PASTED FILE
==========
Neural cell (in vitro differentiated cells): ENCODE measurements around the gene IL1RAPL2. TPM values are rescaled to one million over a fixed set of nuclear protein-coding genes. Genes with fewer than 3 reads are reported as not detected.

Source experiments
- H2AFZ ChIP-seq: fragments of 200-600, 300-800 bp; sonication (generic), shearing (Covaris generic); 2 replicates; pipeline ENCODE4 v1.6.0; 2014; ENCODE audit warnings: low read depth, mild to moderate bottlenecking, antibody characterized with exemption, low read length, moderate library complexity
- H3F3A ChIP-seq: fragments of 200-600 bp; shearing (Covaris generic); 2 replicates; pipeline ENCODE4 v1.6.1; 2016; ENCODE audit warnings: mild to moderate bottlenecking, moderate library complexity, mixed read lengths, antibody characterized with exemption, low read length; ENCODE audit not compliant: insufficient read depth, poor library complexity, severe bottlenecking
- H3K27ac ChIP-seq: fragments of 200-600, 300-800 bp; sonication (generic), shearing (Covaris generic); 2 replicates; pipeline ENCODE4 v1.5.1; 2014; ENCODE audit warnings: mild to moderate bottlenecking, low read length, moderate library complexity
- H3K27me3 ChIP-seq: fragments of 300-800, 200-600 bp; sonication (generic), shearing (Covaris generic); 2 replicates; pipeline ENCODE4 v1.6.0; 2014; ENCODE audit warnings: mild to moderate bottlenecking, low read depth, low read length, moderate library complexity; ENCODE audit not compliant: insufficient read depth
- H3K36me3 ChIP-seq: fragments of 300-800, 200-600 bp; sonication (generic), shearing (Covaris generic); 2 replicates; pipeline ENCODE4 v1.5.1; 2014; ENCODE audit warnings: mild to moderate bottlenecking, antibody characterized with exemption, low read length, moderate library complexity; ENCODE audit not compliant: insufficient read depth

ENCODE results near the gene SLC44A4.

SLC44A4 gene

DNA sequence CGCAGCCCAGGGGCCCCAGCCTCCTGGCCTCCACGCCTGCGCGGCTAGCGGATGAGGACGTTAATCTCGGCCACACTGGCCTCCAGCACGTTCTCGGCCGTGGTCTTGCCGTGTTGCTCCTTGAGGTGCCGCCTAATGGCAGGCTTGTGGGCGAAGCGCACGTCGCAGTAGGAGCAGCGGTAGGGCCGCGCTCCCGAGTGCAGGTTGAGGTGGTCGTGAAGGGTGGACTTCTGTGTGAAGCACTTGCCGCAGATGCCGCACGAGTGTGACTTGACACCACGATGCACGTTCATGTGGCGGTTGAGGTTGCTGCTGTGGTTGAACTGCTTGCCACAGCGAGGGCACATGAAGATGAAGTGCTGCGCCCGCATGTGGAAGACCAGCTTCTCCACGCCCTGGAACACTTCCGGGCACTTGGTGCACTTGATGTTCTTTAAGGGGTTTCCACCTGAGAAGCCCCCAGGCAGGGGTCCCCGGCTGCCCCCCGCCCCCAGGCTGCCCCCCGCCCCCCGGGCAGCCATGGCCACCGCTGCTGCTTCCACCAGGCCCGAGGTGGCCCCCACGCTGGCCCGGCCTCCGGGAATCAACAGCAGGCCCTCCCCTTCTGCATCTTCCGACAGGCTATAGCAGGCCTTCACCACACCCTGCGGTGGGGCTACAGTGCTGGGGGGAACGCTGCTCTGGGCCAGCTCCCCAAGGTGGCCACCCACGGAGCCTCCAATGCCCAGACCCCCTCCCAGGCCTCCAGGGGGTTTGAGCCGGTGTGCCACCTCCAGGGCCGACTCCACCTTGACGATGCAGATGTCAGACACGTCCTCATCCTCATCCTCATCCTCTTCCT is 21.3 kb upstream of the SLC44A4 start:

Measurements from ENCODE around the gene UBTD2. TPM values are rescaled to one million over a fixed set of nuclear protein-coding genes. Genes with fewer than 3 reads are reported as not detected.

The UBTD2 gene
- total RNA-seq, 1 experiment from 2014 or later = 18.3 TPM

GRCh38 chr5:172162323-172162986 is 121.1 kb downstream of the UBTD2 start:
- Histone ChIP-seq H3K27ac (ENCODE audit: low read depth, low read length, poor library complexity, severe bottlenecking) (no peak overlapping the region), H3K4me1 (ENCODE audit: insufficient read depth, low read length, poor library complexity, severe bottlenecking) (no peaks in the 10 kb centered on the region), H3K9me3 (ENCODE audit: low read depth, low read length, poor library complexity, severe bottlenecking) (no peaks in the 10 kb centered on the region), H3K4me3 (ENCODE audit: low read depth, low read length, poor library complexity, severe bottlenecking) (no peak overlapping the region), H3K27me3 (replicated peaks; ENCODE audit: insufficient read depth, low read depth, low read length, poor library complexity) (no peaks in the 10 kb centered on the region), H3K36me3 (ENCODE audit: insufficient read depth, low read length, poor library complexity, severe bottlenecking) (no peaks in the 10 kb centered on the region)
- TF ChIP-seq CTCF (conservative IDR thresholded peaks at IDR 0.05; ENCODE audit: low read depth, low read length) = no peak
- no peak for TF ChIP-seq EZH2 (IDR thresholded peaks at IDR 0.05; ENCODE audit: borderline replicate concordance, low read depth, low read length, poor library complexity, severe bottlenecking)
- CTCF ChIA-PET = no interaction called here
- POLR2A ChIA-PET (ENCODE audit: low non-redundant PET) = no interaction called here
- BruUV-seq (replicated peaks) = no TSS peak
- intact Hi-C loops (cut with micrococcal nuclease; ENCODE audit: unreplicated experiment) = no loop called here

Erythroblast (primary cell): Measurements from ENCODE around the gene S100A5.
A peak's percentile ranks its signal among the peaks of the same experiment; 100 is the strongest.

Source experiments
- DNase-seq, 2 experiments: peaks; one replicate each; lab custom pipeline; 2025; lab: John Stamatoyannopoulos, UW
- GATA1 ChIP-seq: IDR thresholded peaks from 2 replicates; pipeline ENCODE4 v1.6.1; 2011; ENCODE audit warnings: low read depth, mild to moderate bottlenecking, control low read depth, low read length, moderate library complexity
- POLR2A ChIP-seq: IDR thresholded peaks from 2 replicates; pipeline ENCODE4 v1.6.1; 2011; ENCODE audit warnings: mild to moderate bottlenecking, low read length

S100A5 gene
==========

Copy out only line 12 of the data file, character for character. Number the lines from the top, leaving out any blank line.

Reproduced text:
The UBTD2 gene